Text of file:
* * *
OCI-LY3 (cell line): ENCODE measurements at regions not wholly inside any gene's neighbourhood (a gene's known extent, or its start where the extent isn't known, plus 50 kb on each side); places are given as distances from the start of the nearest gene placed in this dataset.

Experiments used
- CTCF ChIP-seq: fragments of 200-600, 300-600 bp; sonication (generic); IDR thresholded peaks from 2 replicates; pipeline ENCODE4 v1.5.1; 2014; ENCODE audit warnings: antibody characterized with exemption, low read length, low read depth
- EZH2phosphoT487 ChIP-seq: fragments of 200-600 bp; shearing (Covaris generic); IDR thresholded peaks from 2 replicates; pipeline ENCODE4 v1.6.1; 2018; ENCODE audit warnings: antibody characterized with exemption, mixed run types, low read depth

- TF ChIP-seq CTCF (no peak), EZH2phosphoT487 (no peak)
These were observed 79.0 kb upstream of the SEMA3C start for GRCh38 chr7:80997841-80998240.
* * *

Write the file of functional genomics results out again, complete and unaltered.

OCI-LY3 (cell line): ENCODE measurements at regions not wholly inside any gene's neighbourhood (a gene's known extent, or its start where the extent isn't known, plus 50 kb on each side); places are given as distances from the start of the nearest gene placed in this dataset.

Experiments used
- CTCF ChIP-seq: fragments of 200-600, 300-600 bp; sonication (generic); IDR thresholded peaks from 2 replicates; pipeline ENCODE4 v1.5.1; 2014; ENCODE audit warnings: antibody characterized with exemption, low read length, low read depth
- EZH2phosphoT487 ChIP-seq: fragments of 200-600 bp; shearing (Covaris generic); IDR thresholded peaks from 2 replicates; pipeline ENCODE4 v1.6.1; 2018; ENCODE audit warnings: antibody characterized with exemption, mixed run types, low read depth

- TF ChIP-seq CTCF (no peak), EZH2phosphoT487 (no peak)
These were observed 79.0 kb upstream of the SEMA3C start for GRCh38 chr7:80997841-80998240.